The Vereniging Rembrandt was founded in 1883. Since then, we have helped shape museum collections throughout the Netherlands.

A broad range

The works of art the Rembrandt Association has helped collect for the public range from the most costly acquistions for large Dutch museums, such as Jheronimus Bosch's Pedlar for Museum Boijmans Van Beuningen in Rotterdam and Matisse's perhaps finest paper cut-out La perruche et la sirène for the Stedelijk Museum Amsterdam, to hundreds of more modest art purchases for dozens of smaller collections. If you would like to see a selection of the works of art we have helped acquire through the years, scroll down.

A team of independent experts

Applications are assessed by our board. This team of independent experts is made up of acclaimed art historians and museum professionals, complemented by art enthusiasts who are specialized in fields that are of crucial importance for the association's success, such as finance, marketing and filantropy. The board only considers applications for art purchases that are important to the receiving collection in particular, but which also make sense in the larger landscape of Dutch public art collections. So as to make well-informed decisions,the board receives input from our extensive advisory council.

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The bigger picture

The Vereniging Rembrandt was founded to safeguard and strengthen Dutch public art collections. Nowadays we also help museums finance research and restoration projects so they can use their collections to their fullest potential. Additionally, we make people aware of the importance of strong and vital public art collections. We do so through publications, lectures, seminars and the occasional exhibition.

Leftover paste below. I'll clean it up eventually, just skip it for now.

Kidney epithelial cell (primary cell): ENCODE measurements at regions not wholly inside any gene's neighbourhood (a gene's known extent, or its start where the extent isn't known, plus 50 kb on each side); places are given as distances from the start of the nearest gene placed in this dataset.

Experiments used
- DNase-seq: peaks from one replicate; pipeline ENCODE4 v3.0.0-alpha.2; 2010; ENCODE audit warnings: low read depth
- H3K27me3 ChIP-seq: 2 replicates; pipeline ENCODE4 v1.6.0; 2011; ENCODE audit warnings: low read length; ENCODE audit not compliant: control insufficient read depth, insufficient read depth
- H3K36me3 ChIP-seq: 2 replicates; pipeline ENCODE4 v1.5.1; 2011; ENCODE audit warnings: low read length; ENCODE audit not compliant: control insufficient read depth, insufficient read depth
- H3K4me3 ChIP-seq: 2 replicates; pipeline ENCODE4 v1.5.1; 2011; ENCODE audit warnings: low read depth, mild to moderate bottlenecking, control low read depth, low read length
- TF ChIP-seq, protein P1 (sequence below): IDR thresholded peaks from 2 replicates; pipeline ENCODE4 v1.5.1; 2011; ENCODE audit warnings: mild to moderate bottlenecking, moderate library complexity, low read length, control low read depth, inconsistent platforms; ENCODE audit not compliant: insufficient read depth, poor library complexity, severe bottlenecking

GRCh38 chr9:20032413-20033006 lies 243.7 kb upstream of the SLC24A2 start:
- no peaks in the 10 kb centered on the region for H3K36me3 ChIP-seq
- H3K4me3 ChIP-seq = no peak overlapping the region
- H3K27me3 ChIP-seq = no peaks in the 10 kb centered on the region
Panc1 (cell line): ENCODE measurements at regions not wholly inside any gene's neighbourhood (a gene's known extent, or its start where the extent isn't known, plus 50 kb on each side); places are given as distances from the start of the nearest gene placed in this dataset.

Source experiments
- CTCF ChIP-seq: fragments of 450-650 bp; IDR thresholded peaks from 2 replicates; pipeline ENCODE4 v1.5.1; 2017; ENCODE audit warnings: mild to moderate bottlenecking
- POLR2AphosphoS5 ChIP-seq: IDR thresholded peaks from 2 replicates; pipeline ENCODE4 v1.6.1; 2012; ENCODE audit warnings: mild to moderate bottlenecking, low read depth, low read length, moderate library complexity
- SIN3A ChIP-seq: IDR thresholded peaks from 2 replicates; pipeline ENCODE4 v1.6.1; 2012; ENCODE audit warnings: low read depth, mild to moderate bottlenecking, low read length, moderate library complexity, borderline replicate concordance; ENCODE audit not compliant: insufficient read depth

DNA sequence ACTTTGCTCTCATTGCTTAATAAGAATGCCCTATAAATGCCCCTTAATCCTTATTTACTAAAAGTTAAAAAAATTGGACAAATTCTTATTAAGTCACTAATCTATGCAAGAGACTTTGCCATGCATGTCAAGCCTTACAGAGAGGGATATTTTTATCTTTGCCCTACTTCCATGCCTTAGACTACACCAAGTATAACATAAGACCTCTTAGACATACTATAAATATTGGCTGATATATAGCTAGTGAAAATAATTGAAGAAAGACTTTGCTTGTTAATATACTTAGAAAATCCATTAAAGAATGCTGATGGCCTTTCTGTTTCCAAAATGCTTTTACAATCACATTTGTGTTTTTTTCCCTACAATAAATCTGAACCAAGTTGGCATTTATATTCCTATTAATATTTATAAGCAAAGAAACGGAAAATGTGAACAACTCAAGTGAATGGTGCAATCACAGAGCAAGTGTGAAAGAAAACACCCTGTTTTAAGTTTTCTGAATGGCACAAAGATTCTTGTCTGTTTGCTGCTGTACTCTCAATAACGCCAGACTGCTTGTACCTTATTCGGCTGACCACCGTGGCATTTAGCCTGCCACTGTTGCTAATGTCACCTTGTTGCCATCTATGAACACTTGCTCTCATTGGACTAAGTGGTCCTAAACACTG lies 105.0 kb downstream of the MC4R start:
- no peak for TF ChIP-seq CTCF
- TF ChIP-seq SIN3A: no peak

Bisschop Keukeninterieur

Cornelis Bisschop, Kitchen interior with a woman cooking, 1665, oil on canvas, 72.3 x 97.5 cm, Dordrechts Museum. Acquired with the support of the Vereniging Rembrandt (thanks in part to its BankGiro Loterij Aankoopfonds), 2014

It was an excellent idea of the Dordrechts Museum to acquire this recently rediscovered painting by the Dordrecht-born artist Cornelis Bisschop (1630-1674). Bisschop was famed for his virtuosity, and this may well be his masterpiece. The brilliantly chosen viewpoint, as though the scene was accidentally observed, the arrested movement, different kinds of light and texture make everything in this picture a reflection on painting and illusion.

De Vries1

Adriaen de Vries, Bacchant, 1626, bronze, h 108 cm, Rijksmuseum, Amsterdam. Acquired with the support of the Vereniging Rembrandt (thanks in part to the Prins Bernhard Cultuurfonds), the Stichting Nationaal Fonds Kunstbezit, the BankGiro Loterij, the Rijksmuseum Fonds (the Frits en Phine Verhaaff Fonds, the Stichting Greidanus-Formijne, the Marjon Ornstein Fonds, the Ellis Nansink Fonds, the Familie Verbeek Fonds), the VSBfonds, the Mondriaan Fonds, the Rijksmuseum International Circle and a private individual, 2014